9 RULES FOR PREVENTING PROJECT MELTDOWN 

 

1.  Know what the project is supposed to accomplish.  This may seem obvious, but, trust me, people often have very different ideas about the goals, and then have very different yardsticks for measuring success.  Get everyone on the same page.

2.  Get the team together.  When I say in #1 that everyone needs to be on the same page, make sure you know who “everyone” is.  Name names.  Set aside a specific space for the team to meet regularly, and make sure they have the resources to complete their assignments.

3.  Name a steering committee.  Every project has more than one stakeholder, and each primary stakeholder needs a presence on a project steering committee.  The steering committee is there as a backstop to keep the project from veering off-course—don’t let it get bogged down in decisions that the project team should be making.  Keep it focused on strategic issues and on smoothing the path for the team.  The steering committee is the place for decisions and questions that the project team can’t answer or solve on their own.

4.  Keep the steering committee as small and as senior as possible.   Whenever possible, the CEO should lead the steering committee.  That way, in the unlikely event that the steering committee can’t reach a decision by consensus, the CEO is there to make the call.  Needless to say, once the decision has been made and communicated to the team, all steering committee members should support it.

5.  Set realistic deadlines.  Projects that have unrealistically tight deadlines often lead to burnout and staff turnover.  Conversely, deadlines that are too loose or too far in the future lead to a lack of project focus.  These are the projects most at risk of never reaching completion.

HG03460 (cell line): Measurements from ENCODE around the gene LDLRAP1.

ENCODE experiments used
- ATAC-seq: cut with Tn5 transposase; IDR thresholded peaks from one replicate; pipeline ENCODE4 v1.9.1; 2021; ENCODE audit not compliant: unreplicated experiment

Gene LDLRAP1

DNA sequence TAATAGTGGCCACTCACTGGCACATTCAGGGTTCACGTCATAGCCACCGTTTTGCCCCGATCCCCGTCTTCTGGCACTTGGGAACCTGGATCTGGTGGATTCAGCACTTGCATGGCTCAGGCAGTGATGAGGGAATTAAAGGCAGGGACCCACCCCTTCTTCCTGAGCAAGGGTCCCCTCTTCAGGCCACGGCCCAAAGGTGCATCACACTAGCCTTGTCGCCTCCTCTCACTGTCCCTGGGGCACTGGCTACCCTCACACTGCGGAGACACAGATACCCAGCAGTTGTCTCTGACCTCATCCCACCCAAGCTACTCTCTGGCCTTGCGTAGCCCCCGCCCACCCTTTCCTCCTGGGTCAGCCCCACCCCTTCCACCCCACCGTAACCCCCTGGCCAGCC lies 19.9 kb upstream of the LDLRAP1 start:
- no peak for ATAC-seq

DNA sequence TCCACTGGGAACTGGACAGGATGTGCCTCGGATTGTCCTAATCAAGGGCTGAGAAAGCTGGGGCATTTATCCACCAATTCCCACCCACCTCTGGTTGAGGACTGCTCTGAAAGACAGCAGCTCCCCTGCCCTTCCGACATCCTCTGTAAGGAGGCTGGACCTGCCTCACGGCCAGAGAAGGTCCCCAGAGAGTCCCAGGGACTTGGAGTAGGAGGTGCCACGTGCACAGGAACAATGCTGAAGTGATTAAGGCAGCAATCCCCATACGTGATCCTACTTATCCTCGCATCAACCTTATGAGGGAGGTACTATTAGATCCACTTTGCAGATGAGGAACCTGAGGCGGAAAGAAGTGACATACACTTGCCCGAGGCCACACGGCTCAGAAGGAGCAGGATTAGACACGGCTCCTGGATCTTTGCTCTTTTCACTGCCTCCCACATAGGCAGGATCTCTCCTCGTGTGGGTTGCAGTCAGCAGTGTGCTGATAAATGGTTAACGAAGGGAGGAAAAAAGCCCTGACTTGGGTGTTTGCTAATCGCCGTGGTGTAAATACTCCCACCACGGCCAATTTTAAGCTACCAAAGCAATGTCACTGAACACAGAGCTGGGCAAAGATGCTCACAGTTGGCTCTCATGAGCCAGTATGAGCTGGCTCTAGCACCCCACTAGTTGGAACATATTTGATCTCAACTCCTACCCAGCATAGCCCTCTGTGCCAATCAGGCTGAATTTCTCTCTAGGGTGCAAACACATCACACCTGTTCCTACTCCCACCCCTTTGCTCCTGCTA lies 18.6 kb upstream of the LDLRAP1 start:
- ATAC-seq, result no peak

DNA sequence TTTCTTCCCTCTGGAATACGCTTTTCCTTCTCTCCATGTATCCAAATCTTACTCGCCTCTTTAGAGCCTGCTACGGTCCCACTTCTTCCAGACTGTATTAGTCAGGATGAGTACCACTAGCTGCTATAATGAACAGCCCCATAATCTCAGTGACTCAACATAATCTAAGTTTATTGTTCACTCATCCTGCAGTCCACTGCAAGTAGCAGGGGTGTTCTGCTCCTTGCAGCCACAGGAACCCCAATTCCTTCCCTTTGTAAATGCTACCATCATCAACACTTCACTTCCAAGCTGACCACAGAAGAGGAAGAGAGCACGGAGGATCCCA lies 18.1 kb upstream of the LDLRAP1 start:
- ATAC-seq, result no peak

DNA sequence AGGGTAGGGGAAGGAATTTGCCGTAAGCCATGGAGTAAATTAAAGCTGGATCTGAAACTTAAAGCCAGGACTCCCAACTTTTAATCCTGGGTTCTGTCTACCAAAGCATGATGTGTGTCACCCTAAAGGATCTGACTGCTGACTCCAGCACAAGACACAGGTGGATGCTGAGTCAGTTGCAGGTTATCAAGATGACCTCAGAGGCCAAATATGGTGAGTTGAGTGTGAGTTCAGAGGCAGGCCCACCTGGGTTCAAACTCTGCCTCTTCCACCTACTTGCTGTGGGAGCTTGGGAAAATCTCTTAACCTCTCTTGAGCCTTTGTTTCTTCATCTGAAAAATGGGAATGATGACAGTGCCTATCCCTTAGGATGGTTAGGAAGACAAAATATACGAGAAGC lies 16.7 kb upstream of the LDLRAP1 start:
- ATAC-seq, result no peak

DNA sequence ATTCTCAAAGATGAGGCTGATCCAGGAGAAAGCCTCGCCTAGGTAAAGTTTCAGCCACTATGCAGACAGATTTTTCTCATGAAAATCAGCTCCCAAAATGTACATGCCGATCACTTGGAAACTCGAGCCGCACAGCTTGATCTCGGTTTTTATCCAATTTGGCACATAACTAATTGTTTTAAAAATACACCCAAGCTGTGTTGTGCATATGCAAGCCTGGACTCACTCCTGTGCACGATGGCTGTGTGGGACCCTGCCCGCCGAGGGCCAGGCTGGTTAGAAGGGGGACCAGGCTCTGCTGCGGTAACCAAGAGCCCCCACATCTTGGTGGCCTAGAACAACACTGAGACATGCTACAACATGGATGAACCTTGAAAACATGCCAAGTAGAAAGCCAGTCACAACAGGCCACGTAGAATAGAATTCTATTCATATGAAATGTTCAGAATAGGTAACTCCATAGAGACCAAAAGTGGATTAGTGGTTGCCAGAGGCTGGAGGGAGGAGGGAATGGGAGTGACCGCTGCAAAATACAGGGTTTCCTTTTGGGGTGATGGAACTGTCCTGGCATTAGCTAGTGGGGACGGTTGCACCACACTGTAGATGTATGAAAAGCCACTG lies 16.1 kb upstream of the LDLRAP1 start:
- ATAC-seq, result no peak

6.  Celebrate success along the way.  IT projects are hard, and in human services organizations we usually don’t relieve the team members of their other full-time responsibilities.  Remember to thank them and to celebrate the victories.

7.  Work through the challenges.  There will inevitable be surprises and challenges along the way.  Keep a level head, be flexible, and don’t panic.  There is always a strategy to success.

8.  Be attuned to the natural rhythm of projects.  They start with enthusiasm, quickly move to steady state, and then, critically, move to a period of anxiety as the deadline or “go-live” date approaches.  Be sensitive to where your team is on the time-line and support them appropriately.  Be cautious when they are exuberant; be a cheering section during the steady-state period; be attentive and encouraging during the anxious times; and, celebrate with them when the project succeeds.

9.  Align the project with the strategic and operational goals of the company.  Your team needs to know that all of their hard work moves the organization forward in an important way.  Remind them that even if they are working on implementing a work-flow project in the human resources department, it has an impact on the lives of the people served in your agency.

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I’m blogging today from the PAR conference in Harrisburg PA.  PAR is a professional organization for Pennsylvania providers of services for people with intellectual disabilities and for people with autism.

Pennsylvania, like many other States, is revising the way it authorizes and reimburses for services, and the provider community, in some instances, is struggling to keep up.  Many human services organizations in this State simply haven’t needed to invest in systems until now; they could rely on the paper-based systems they had always used.  This creates an opportunity for all human services providers.

The opportunity lies in numbers.  If a large number of providers all need software tools at the same time, me have market leverage with the software companies.  As I written before, there is much room for improvement in offerings of our traditional IT vendors.  So, if you are one of the providers beginning your search for a software solution, I urge you to talk to your professional organization at the state or national level.  And if you are a professional organization, I urge you to prepare to guide your members through this process, and to demand improved performance from your tech vendors.  This may be the best opportunity we ever have!